The applause in the chamber was deafening. And lasted for at least five full minutes. Forgive me for abandoning my usual snarky cynicism, but that, was a deeply moving experience.

And it’s moments like those- the ones that belie the divisions and anger and hatred, that are good for the country to see. Yes, it’s mostly predictable and the ritual, for some, gets annoying. But there’s a, perhaps, naïve side of me that gets damn near misty-eyed when I see Americans standing together united by…anything. We need to see more, not less of that.

No More Justices at State of the Union Addresses?

We may have seen the last of Supreme Court Justices attending State of the Union speeches. As it is, they don’t allow cameras in the courtroom. And lately, they haven’t seemed disposed to wanting to share even audio arguments before the high court. How will we know they still exist?

Presumably, what reporters are left at the TV and Radio networks and maybe a newspaper guy or two will actually attend oral arguments and confirm sightings of the Supremes. It could get to the point that just seeing them will be more news than the cases they’re hearing.

Well, actually, Justice Roberts did turn up this week at the University of Alabama. All this came out in a question & answer session with students there. Chief Justice Roberts called it “very troubling,” that at the last State of the Union speech, President Obama singled the justices out for criticism for their recent ruling that allowed corporations and labor unions to spend as much as they want on political campaigns.

It was a rare moment, for sure. Apparently, only the third known time a President had ripped into the Supreme Court in a State of the Union speech. Justice Samuel Alito was caught on camera shaking his head at the President’s remarks and mouthing the words, “not true.”

And Justice Roberts apparently felt kind of threatened.

…there is the issue of the setting, the circumstances and the decorum. The image of having the members of one branch of government standing up, literally surrounding the Supreme Court, cheering and hollering while the court — according the requirements of protocol — has to sit there expressionless, I think is very troubling.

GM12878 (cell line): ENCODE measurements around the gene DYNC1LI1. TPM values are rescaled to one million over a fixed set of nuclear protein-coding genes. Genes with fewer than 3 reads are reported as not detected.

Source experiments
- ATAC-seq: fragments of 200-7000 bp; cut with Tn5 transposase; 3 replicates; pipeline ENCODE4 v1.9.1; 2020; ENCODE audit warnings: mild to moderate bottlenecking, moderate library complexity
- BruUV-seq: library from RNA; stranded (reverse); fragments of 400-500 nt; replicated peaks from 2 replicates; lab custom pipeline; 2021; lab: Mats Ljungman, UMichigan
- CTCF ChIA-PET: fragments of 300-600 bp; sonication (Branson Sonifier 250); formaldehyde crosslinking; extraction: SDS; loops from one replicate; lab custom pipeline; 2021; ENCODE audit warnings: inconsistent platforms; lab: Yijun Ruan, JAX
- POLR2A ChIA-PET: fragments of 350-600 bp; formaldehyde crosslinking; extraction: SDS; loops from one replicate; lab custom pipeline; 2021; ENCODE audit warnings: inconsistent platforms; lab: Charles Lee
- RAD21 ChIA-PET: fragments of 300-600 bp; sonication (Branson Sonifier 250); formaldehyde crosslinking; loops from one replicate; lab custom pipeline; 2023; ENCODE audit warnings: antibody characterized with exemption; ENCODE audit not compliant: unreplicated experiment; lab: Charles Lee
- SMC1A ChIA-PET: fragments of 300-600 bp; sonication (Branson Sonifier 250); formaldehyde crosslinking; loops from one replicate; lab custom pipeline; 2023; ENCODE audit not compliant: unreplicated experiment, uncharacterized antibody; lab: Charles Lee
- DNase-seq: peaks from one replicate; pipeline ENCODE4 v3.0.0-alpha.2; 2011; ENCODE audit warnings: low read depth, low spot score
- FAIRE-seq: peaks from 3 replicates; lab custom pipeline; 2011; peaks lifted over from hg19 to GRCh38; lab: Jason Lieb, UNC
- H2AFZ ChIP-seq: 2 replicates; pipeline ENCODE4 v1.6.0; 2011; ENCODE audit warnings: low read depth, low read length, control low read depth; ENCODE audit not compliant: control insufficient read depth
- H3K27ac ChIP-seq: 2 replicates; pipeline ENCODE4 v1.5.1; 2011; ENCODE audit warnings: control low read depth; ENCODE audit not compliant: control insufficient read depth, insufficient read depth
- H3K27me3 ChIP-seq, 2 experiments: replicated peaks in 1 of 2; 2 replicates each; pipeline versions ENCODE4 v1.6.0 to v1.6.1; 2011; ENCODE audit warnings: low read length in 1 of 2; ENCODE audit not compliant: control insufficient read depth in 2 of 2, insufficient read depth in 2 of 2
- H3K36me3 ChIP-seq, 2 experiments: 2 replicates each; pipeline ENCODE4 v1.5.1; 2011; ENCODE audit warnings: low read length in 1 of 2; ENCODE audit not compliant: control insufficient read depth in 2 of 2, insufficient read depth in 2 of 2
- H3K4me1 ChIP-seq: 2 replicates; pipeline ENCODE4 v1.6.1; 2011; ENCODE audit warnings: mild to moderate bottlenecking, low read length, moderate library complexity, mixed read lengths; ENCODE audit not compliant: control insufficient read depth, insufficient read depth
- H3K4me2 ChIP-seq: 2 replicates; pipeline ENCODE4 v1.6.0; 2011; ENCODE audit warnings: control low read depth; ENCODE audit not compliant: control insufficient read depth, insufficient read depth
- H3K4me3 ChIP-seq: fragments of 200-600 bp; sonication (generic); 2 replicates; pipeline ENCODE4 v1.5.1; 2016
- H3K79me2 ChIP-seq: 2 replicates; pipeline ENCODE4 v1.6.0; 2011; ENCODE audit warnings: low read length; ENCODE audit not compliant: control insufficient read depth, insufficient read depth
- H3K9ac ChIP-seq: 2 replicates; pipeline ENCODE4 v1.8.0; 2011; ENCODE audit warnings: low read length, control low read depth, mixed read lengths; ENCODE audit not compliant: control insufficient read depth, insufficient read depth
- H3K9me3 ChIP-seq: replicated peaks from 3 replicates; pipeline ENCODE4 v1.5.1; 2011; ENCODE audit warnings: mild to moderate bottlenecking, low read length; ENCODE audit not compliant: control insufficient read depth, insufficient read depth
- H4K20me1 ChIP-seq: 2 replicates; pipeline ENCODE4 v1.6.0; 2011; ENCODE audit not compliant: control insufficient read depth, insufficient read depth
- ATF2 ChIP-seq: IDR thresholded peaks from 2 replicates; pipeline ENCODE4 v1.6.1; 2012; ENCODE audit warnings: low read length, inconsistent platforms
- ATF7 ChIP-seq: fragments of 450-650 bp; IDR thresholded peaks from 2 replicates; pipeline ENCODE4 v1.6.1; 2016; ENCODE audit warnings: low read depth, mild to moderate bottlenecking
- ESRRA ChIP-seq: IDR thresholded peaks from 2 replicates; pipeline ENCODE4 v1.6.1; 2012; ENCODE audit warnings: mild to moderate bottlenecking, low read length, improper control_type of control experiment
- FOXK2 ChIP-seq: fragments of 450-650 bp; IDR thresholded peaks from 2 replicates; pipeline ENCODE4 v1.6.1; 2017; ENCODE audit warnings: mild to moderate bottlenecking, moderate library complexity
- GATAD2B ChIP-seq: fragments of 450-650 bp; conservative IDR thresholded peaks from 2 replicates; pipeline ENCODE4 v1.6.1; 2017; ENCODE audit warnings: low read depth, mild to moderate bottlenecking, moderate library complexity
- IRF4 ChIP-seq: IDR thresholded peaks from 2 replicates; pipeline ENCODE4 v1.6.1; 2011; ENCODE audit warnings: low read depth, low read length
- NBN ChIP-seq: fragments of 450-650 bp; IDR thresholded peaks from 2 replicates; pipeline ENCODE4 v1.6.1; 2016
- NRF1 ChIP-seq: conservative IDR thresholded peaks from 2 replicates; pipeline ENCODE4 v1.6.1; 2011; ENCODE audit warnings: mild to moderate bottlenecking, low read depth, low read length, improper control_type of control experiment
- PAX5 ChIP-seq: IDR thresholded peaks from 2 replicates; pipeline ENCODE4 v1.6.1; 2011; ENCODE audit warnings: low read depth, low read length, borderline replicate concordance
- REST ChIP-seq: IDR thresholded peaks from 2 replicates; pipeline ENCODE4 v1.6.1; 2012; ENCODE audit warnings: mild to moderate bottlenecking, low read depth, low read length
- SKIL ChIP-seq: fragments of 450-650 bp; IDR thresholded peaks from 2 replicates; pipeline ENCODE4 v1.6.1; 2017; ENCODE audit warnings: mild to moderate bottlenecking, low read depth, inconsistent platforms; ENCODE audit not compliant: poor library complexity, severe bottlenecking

Justice Roberts and I have differing views on what is “very troubling.” War is “very troubling.” Unemployment is “very troubling.” My checking account balance is “very troubling.” Being surrounded by lawmakers disagreeing with you- I don’t know- “very troubling?”

And he added:

To the extent the State of the Union has degenerated into a political pep rally, I’m not sure why we’re there.

Oh my- imagine that- politics and partisanship at a State of the Union speech. How unusual. How new. How we’ve degenerated.

But-wait! What really seemed to bother the Chief Justice, if you go by the strict construction of his sentence, was that his colleagues from the court had to sit there “expressionless.” Dear High Court: Will you come back to future State of the Union Speeches if we let you bring in signs and blow-horns, bags of vegetables and rotten fruit?

But, alas, Justice Roberts is not alone. Justices Antonin Scalia, Clarence Thomas and John Paul Stevens all share his repulsion at having to come to State of the Union speeches.

Frankly, I don’t know how I’m going to survive if they suddenly stop attending. No more “Mr. Speaker! The Justices of the Supreme Court!” No more wondering what they’re wearing under those black, flowing robes. No more of the vacant facial expressions. No more wondering if they’d be watching American Idol if they didn’t have to be at the big speech.

But what suspense next January as we all wait, dizzy with anticipation, to see if they show. I’m nodding off now just thinking about it.